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I have a problem where I need to find the second maximum element of the user inputs. It's an online practice problem and I can't figure out why the server responds back with a Non-Zero Exit Code error when I submit my code. The program produces right outputs every single time when tested locally. Can someone tell me which part of my code is prone to such errors and how I can deal with this error?

Sample Input:                 Sample Output:

2                             7
1 3 5 7 8 -1                  16
12 23 16 0 2 -1

The first input is the number of test cases. Second and third inputs are the actual user inputs respectively. And user inputs are always terminated with -1.

Here is my code:

class SecondLargest {

    public static void main(String[] args) {
        Scanner sc=new Scanner(System.in);
        int testcase=Integer.parseInt(sc.nextLine());

        while(testcase-->0){
            ArrayList<Long> al=new ArrayList<>();
            long num=0;
            long i=0;
            while((num=(sc.nextLong()))!=-1){
                al.add(num);
                i++;
            }
            Collections.sort(al);
            if(al.size()==0){
                System.err.println("");
            }
            else if(al.size()==1){
                System.out.println(al.get(0));
            }
            else if(al.size()>1){
            System.out.println(al.get((int)(al.size()-2)));
            }
        }
    }
}

Large input sets will be used to test the program.

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  • \$\begingroup\$ Could you please add a link to the programming-challenge? Also, state the size constraints — what is the longest line you are expected to handle? \$\endgroup\$ – 200_success Feb 26 '15 at 18:06
  • \$\begingroup\$ @janos The program works for small inputs. \$\endgroup\$ – 200_success Feb 26 '15 at 18:08
  • \$\begingroup\$ There are no size constraints given. \$\endgroup\$ – arindrajit Feb 26 '15 at 18:14
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So your code seems to work fine, but you get a non-zero exit code for some unknown inputs... What could go wrong? If I call out to you 100 numbers, do you need to remember all of them to tell me the second highest? (inside an array in your head) You don't. And the program doesn't either. Most probably the program crashes with an out of memory error.

Here's one way to solve this using constant storage:

    while (testcase-- > 0) {
        long num;
        long largest = Long.MIN_VALUE;
        long secondLargest = Long.MIN_VALUE;
        while ((num = sc.nextLong()) != -1) {

if (num > largest) {
secondLargest = largest;
largest = num;
} else if (num > secondLargest) {
secondLargest = num;
}

        }
        System.out.println(secondLargest);
    }

Code review

Your code had serious formatting issues. Cleaned up, your code would look like this:

    while (testcase-- > 0) {
        List<Long> numbers = new ArrayList<>();
        long num;
        while ((num = sc.nextLong()) != -1) {
            numbers.add(num);
        }
        Collections.sort(numbers);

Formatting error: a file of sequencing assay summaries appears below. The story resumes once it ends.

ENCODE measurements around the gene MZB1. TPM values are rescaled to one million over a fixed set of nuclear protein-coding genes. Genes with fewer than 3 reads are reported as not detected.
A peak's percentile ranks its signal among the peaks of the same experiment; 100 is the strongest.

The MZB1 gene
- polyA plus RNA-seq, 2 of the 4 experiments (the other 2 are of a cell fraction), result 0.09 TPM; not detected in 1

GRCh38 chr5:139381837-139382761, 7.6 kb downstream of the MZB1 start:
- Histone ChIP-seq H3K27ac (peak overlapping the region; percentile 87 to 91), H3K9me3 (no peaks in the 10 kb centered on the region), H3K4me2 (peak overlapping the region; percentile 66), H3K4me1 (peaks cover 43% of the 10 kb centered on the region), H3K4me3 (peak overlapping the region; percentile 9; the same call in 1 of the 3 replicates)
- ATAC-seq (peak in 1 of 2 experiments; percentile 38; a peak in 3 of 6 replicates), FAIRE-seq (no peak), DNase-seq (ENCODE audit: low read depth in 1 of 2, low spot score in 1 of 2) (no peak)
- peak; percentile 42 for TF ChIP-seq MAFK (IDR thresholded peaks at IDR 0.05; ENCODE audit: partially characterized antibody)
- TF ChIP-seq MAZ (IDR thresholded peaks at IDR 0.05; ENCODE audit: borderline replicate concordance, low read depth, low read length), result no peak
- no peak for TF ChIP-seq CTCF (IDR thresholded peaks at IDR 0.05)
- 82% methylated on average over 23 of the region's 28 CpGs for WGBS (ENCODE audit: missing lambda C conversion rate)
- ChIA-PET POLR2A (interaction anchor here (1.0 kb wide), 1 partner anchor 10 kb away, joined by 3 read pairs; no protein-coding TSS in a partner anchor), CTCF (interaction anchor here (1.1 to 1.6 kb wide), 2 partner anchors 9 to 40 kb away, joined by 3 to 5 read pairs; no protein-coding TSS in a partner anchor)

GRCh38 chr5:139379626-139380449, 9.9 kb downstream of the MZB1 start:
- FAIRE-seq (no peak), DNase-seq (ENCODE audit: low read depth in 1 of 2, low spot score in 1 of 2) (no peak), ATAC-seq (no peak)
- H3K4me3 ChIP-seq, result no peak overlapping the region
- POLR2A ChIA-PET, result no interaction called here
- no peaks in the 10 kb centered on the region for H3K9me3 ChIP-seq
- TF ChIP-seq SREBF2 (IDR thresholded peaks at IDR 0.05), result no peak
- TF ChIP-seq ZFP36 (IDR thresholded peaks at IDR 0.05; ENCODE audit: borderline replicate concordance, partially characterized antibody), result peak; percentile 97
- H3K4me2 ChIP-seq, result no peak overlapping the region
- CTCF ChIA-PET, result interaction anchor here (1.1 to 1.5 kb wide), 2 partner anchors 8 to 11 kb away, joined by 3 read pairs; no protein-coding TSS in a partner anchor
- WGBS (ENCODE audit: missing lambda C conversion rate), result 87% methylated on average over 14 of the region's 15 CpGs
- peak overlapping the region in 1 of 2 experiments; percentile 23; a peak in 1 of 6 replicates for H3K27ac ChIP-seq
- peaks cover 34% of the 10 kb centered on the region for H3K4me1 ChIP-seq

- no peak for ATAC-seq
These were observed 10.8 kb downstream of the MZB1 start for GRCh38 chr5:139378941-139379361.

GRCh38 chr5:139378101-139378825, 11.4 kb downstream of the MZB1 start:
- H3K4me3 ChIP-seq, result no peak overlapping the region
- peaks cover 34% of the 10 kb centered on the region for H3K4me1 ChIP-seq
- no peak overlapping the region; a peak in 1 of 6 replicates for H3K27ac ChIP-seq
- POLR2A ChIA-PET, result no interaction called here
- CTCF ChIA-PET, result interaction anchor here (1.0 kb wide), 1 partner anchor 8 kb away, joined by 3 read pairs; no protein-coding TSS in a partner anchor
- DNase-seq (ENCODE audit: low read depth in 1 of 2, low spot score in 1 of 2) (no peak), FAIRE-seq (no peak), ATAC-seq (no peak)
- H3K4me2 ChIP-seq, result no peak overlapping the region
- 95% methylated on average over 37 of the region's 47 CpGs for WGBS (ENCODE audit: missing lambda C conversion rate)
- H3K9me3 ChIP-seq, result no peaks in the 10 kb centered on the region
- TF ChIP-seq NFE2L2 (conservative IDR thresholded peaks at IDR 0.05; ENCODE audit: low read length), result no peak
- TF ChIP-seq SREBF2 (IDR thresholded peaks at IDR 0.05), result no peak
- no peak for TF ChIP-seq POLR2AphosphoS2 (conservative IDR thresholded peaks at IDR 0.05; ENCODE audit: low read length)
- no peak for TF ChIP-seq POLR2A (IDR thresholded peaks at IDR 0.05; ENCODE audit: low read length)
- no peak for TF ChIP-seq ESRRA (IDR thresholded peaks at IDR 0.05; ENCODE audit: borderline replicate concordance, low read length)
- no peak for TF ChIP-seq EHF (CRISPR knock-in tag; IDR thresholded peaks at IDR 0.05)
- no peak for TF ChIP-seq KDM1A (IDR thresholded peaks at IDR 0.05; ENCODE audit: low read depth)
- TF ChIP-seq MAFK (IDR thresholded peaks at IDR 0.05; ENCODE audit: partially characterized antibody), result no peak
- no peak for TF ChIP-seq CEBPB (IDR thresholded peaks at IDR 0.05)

if (numbers.size() == 0) {
            System.err.println("");
        } else if (numbers.size() == 1) {
            System.out.println(numbers.get(0));
        } else {
            System.out.println(numbers.get(numbers.size() - 2));
        }
    }

What changed?

  • Formatting fixed
  • Use interface type instead of implementation (List)
  • Removed redundant variables
  • Removed redundant initializations
  • Removed redundant parentheses
  • Improved variable names
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Complexity

There are several inefficiencies that prevent your program from scaling to handle large inputs.

One issue is that you call Collections.sort(). Sorting a list of n elements takes O(n log n) time.

Another issue is that your ArrayList takes O(n) space to store n numbers. A further complication is that if the ArrayList grows beyond the original capacity, the list needs to internally reallocate its internal array and copy all of its contents to the expanded array.

Think about how you could solve this problem without storing all of the numbers. If you had to find the largest entry, how would you do it? Now try to extend that approach to get the second-largest.

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Nitpicks

i is a useless variable.

if (al.size() == 1) is an incorrect special case. A one-element list cannot possibly have a second-largest element.

There's no point in storing Long values if you cast the final display back to an int.

It is conventional to put a space before and after binary operators. For example,

while((num=(sc.nextLong()))!=-1){

should be written as

while ((num = sc.nextLong()) != -1) {
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Your overall method of sorting the list would be good if the program called for finding the kth largest number in a list of size n where k and n were unspecified beforehand. However, if we know (or can assume) that k << n then there is a faster method that just requires using more memory.

It's often nice to think of how you would perform the task yourself in problems like this. If you had a stack of papers with number grades and needed to find the second highest grade would you sort all of the papers first or could you use your memory to help you solve the problem faster?

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